Last summer, my 8-year-old went to sleep-away camp. We plunked down the deposit and shortly thereafter, our concerns started to spiral. Is he too young? Will he be homesick? What if he doesn’t like his cabin mates? and Will he eat the food? were some of the ridiculous questions that weaved in and out of our everyday conversations.
Kids are often ready to attend overnight camp long before their parents are comfortable sending them. What makes this such a difficult decision is that there is no definitive rule about the appropriate age for this first adventure. Many campers begin overnights as 9- or 10-year-olds, and most camp professionals agree that readiness is more about attitude than chronological age.
How long a child should leave the creature comforts of their room to rough it in a bunk house should be carefully considered. Many parents believe that a week is good length of time to trial the camp experience. Seven days, however, may not be long enough for a camper to relax, conquer homesickness and develop solid relationships with newfound friends. Consider two weeks or more to fully maximize the life-changing experience camp can provide.
Once you decide to send your little one to the great outdoors, everyone will have moments of doubt. Keep your feelings in check and focus on your camper. Avoid rambling on about how much you will miss your baby and instead, focus on the exciting adventure ahead. Don’t create further separation anxiety by making your son or daughter feel guilty about their upcoming summer of fun.
It also is important to acknowledge that everyone experiences homesickness. Furthermore, in my own selfish way, I actually want my son to really miss and appreciate his wonderful parents, but more importantly, I want him to learn how to master his emotions. Good parenting requires recognizing potential life obstacles and then assisting your kids in climbing over those bumps.
Having upfront conversations about homesickness builds self-confidence. Ask your child what camp worries he has and discuss how to overcome them. Talk to a counselor, spend time with his camp ‘big brother’ or just go do something fun. Also participate in some multi-generational commiseration and share your own homesick experiences. Your child will understand the universality to this emotional rite of passage, and you get to reminisce about some of your favorite camp memories. Lastly, reach out to your camp director if you feel that additional support might be needed.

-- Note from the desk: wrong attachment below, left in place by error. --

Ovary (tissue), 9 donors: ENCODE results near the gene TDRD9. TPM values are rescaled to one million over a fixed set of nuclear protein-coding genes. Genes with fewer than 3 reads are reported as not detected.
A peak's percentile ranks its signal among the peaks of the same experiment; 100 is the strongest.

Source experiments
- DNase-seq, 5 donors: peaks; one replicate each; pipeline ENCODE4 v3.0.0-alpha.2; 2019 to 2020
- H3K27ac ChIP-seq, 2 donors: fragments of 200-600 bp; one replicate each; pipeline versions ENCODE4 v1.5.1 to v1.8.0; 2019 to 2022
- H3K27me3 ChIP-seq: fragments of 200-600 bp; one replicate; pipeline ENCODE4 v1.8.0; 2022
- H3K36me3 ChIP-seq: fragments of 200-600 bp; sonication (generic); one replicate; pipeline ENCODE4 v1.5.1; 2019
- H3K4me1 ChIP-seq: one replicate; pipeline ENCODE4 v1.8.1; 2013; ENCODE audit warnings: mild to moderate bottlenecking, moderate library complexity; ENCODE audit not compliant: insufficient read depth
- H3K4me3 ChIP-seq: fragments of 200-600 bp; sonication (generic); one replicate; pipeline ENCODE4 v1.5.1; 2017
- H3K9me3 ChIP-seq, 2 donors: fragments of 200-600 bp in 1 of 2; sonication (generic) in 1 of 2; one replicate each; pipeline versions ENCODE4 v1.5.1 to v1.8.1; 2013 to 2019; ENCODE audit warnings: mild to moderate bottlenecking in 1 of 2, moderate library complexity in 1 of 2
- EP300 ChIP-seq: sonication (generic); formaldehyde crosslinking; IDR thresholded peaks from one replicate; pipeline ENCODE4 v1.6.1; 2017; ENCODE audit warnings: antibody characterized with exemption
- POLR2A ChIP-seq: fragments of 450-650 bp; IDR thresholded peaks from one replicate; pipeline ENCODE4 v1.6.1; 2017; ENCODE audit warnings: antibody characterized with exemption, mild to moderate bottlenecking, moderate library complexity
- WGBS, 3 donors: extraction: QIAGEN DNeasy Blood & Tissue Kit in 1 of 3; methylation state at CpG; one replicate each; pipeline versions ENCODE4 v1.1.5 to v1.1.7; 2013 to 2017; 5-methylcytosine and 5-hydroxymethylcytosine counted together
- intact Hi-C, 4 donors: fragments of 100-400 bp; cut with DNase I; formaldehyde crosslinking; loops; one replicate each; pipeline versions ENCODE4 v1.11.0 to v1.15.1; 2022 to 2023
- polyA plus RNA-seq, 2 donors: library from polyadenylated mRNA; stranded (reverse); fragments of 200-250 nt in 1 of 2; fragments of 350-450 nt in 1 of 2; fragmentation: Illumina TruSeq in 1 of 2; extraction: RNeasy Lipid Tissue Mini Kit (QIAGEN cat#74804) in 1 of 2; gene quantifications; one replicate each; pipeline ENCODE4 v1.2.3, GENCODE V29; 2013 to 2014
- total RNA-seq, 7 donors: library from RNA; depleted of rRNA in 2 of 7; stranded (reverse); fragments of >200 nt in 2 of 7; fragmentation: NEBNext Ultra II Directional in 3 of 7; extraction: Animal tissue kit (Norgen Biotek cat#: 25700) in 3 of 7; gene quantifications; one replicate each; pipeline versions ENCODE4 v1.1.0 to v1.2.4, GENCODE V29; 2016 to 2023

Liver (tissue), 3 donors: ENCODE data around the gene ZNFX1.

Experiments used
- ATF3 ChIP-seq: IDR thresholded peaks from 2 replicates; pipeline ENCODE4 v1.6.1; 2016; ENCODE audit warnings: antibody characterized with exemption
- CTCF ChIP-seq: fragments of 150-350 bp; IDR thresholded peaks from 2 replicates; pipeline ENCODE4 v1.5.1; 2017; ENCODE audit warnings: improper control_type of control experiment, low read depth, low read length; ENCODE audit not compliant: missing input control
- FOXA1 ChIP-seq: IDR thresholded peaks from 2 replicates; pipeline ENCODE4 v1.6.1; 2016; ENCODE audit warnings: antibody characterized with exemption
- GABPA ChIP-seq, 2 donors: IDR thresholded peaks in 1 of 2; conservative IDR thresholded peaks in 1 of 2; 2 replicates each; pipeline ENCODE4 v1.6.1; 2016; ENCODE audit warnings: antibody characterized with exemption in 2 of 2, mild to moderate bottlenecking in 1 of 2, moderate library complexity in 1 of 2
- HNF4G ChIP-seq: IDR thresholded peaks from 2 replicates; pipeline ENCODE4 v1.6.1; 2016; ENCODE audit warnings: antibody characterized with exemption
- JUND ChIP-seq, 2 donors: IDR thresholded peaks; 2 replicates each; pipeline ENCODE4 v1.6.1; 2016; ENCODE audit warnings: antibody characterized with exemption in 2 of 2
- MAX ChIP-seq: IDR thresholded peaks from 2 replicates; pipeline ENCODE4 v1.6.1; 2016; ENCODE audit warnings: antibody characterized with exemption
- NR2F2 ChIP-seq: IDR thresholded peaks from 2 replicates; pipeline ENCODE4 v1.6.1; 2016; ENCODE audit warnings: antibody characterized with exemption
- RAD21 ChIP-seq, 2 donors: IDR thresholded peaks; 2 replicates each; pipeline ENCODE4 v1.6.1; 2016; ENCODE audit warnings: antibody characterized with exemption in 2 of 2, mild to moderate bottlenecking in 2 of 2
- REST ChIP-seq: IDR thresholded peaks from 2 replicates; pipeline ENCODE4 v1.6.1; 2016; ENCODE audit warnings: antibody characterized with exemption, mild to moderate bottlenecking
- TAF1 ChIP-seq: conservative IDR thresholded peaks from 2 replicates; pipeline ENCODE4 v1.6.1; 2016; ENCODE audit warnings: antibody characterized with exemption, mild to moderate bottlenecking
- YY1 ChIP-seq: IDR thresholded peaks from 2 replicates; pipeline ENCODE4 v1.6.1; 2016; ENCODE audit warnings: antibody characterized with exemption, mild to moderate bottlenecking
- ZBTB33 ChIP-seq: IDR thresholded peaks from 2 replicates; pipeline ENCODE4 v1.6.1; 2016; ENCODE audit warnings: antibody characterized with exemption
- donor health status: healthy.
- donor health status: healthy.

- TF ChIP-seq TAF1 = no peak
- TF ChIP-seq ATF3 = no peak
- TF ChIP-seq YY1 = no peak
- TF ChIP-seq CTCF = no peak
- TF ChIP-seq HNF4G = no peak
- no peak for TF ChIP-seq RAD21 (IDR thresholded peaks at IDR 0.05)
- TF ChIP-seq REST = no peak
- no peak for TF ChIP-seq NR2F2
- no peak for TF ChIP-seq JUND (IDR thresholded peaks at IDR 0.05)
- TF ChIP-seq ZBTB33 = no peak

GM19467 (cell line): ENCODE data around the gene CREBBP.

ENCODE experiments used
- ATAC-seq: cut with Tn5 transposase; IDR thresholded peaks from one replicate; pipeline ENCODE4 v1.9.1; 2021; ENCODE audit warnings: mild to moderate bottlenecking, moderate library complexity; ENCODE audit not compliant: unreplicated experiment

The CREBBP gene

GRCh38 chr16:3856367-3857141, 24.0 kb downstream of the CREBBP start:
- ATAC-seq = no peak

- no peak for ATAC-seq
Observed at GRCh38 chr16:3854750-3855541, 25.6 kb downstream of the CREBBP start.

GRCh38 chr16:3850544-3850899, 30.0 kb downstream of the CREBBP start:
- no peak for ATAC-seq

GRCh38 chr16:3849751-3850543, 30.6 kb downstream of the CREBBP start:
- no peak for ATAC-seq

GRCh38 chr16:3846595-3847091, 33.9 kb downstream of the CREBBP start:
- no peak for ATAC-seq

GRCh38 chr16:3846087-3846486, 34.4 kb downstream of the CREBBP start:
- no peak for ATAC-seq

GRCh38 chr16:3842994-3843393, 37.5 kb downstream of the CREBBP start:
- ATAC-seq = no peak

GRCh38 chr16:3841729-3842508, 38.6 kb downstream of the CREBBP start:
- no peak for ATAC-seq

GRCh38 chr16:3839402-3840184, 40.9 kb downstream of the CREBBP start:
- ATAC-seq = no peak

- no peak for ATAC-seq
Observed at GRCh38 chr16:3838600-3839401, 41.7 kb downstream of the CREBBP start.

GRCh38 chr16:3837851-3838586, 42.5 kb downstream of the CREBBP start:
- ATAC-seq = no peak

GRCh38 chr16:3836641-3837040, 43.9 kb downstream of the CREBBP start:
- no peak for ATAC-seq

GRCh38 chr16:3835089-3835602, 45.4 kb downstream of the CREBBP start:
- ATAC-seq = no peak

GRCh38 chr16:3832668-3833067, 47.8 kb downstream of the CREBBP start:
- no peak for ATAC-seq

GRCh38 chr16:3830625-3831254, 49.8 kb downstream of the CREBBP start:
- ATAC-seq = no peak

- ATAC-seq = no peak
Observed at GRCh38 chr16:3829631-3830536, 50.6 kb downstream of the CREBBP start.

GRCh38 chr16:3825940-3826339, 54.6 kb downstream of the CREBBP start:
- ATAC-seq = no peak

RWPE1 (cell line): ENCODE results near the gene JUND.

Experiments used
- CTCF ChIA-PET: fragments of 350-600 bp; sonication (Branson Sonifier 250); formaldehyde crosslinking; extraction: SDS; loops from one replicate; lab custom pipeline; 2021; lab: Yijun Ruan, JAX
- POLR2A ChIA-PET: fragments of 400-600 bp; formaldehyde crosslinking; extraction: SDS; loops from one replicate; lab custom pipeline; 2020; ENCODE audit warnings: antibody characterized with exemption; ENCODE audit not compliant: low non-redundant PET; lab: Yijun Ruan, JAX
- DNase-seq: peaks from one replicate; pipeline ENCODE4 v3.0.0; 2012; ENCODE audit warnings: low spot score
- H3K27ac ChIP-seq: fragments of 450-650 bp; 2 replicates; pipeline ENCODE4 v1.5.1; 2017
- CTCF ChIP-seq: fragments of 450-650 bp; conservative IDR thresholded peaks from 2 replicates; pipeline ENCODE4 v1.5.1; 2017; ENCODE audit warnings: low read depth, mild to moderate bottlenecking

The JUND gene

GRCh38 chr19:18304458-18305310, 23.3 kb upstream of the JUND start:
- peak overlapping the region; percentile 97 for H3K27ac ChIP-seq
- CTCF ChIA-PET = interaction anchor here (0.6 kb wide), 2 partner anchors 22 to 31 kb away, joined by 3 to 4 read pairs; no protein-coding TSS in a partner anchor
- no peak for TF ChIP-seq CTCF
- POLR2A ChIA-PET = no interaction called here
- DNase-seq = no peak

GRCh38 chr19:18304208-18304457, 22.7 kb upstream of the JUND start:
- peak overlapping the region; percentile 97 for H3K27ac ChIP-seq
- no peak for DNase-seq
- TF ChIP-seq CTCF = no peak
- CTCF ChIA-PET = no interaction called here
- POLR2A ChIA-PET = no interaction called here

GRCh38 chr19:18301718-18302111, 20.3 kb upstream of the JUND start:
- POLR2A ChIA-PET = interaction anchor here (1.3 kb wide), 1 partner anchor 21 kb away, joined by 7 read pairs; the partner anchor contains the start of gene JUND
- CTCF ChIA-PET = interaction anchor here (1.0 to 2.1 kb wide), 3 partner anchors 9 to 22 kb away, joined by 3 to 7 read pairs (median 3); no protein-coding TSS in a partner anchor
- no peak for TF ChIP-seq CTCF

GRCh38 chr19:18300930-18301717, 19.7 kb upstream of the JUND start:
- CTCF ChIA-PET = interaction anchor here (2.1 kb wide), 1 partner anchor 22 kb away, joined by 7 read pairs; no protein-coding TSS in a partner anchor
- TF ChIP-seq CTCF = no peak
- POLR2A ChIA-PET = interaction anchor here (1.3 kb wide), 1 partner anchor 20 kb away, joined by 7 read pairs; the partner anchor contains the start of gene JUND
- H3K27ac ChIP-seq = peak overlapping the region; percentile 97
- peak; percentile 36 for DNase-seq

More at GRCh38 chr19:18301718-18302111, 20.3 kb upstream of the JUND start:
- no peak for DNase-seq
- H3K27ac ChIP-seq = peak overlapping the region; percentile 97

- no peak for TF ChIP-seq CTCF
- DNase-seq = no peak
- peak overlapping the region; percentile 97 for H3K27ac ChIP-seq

OK, bags are packed and the big day is here! Your child is nervous and excited… and so are you. Don’t blow the departure with excessive tears and an overly emotional goodbye. Keep it short. Embrace your camper with a final hug and tell him to write about all the fun things he will be doing. Once you are safely in the car, let the tears flow and take a moment to think about why your child is on this adventure. Camp teaches kids how to do things on their own: brush teeth, make their bed and plan their days. Camp helps kids understand teamwork and how to make new friends. And, my favorite, camp allows kids to ‘unplug,’ slow down and appreciate the world.
We spend our children’s formative years protecting and nurturing them. Trusting this responsibility to someone else—even if only for a few days— provokes angst in any parent. Letting go is difficult but kids return from camp with a new sense of independence. In fact, our child was more responsible, kept his room clean and put his dishes in the sink—it was one of our proudest parenting weeks ever. This year, the whole house is excited for his return to Lake Plantagenet—and he is taking his little brother with him!
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